The bottom line
AAA Life Insurance Company, which is affiliated with the American Automobile Association, sells term, whole, and universal life insurance policies direct to consumers. While anyone can apply, its rates are higher than average, even with the 10% member discount it offers AAA members on some policies.
Note: AAA Life products are not available through the Policygenius marketplace.
Basic coverages offered
Term life insurance: AAA Life has two term life insurance products. ExpressTerm is a no-medical-exam policy available for people age 20 to 75, for coverage amounts of $25,000 to $500,000, and for terms of 10, 15, 20, or 30 years. Traditional Term is a fully underwritten term life policy available for people age 18 to 75, and for coverage from $50,000 to $5 million or more.
Whole life insurance: AAA Life has two whole life insurance products, both of which are final expense policies. Its regular whole life policy is available to people age 18 to 85 for coverage amounts from $5,000 to $75,000. Its guaranteed issue whole life insurance policy is available to people age 45 to 85 for coverage up to $25,000.
Universal life insurance: AAA Life has two universal life policies. Lifetime Universal is available to people age 18 to 85 for coverage amounts from $100,000 to over $5 million. Accumulator Universal is available to people 15 days to 80 years old for coverage amounts of $100,000 to over $5 million.
Additional coverages offered
Accelerated death benefit rider: Included for no additional cost, the ADB rider provides up to 50% of the death benefit if you’re diagnosed with a terminal illness.
Child rider: Available for an additional cost, the child rider provides coverage for the insured’s children.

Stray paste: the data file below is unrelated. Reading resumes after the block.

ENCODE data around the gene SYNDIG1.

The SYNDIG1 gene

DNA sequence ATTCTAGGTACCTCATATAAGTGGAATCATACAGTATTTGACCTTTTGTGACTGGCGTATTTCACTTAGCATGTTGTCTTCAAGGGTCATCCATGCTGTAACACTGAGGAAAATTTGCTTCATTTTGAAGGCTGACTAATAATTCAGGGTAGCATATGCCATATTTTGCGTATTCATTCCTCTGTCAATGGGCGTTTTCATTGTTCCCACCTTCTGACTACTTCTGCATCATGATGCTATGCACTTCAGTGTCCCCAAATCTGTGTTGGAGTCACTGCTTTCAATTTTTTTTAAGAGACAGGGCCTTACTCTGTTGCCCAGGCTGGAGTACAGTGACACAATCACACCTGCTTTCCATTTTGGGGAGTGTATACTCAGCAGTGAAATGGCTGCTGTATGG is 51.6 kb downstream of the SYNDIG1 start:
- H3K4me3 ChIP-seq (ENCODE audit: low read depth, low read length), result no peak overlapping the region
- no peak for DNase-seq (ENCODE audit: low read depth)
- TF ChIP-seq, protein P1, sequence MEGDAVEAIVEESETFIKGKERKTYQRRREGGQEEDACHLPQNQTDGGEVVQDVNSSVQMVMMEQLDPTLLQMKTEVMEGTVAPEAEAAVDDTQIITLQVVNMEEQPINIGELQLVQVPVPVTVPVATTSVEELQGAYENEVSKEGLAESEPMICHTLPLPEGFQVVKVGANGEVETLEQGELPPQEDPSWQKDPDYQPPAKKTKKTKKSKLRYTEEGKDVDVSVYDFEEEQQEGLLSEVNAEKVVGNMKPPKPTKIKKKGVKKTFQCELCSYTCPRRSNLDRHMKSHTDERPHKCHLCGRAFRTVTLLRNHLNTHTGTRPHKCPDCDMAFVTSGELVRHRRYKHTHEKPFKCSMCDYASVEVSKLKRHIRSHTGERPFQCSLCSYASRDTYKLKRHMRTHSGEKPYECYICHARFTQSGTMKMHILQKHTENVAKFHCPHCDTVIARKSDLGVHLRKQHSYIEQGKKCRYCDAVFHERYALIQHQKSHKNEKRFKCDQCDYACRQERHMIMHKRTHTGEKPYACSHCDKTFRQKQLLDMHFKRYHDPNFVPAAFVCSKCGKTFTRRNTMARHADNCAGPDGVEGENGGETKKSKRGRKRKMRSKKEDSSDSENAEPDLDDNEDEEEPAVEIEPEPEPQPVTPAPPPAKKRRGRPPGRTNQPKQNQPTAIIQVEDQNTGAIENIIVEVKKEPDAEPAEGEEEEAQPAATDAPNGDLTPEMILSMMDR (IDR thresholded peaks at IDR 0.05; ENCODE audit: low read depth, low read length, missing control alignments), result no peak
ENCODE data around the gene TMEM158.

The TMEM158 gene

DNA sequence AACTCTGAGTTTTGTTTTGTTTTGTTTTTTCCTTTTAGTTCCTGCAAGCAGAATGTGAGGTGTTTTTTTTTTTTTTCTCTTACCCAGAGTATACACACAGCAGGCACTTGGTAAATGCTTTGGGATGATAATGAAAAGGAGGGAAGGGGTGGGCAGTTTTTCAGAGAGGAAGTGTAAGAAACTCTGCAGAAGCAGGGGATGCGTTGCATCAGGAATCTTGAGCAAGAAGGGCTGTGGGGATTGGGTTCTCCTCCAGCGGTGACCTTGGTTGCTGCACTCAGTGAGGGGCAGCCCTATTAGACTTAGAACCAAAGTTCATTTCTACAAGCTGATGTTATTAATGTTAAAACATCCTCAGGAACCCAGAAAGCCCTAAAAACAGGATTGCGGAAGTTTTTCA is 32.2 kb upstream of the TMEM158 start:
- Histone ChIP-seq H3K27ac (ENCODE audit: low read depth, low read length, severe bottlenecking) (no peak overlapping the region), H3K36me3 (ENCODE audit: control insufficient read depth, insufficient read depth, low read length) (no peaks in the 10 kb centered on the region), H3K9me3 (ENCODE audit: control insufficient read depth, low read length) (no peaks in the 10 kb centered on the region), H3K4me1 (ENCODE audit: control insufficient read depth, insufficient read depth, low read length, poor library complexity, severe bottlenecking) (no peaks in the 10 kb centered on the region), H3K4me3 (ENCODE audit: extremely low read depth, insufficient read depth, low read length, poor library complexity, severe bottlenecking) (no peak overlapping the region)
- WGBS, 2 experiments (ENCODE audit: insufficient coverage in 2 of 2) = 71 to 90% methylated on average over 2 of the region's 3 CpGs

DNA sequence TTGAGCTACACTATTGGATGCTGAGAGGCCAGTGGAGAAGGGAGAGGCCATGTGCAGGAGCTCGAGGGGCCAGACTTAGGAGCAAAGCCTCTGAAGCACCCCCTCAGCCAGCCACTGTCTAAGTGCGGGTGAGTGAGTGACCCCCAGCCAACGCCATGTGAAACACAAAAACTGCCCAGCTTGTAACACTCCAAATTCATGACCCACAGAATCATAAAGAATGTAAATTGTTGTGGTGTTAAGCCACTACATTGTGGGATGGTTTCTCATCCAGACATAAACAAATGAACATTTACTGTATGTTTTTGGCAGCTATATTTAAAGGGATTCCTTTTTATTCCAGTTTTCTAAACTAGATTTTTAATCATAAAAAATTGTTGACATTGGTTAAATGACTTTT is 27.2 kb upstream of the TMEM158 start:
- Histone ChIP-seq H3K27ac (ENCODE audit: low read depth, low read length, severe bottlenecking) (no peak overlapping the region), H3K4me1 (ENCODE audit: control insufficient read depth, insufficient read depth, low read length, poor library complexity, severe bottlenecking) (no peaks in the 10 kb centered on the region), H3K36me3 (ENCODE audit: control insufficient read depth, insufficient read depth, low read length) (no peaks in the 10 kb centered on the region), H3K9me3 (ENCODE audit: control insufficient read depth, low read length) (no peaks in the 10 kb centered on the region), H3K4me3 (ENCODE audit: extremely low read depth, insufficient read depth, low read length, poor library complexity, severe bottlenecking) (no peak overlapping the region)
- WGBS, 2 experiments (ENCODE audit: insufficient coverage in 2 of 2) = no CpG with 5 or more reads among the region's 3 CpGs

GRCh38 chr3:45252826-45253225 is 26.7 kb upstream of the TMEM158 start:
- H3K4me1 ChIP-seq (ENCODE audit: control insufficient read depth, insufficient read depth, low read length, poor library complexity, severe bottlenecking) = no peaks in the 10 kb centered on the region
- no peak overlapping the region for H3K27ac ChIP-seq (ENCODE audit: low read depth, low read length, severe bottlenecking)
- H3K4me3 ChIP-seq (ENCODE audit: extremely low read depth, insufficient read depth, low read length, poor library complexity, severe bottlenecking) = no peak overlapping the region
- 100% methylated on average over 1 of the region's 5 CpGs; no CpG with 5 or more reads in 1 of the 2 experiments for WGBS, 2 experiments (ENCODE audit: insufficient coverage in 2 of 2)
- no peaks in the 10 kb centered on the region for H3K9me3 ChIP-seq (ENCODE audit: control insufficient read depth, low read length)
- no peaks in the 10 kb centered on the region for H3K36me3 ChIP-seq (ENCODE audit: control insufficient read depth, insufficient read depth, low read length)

Waiver of premium rider: For an additional cost, the waiver of premium rider waives premiums during a period of disability.
Return of premium rider: For an additional cost, the return of premium rider refunds paid premiums, minus fees, once the policy expires.
Our price rating scale looks at the average cost of life insurance for a sample 20-year term policy with $1 million in coverage for a 35-year-old female non-smoker with a Standard Plus (or Standard if no Standard Plus is available) risk classification (the risk rating an insurance company gives you to determines your rates). The quotes we pulled from AAA Life puts it in the third most expensive category of our rating system.
Our customer experience scale uses data from the National Association of Insurance Commissioners (NAIC) complaint index. AAA Life has a score of at 1.32, which means it receives more complaints than expected for a company of its size. (The expected number would be 1.0.)
Our transparency rating scale measures how easily shoppers and policyholders can find information about an insurer on its website. AAA Life gets points for having clear contact information, a support hub, and easy-to-access information about its insurance products, but loses points for not having its rates clearly posted outside of its quoting tool, nor having a chat function on the site.
Our financial strength rating is a weighted combination of three industry-leading metrics to measure a company’s financial health: A.M. Best, Standard & Poor’s, and Moody’s. AAA Life has an A rating from A.M. Best, but is not rated by Standard & Poor’s or Moody’s.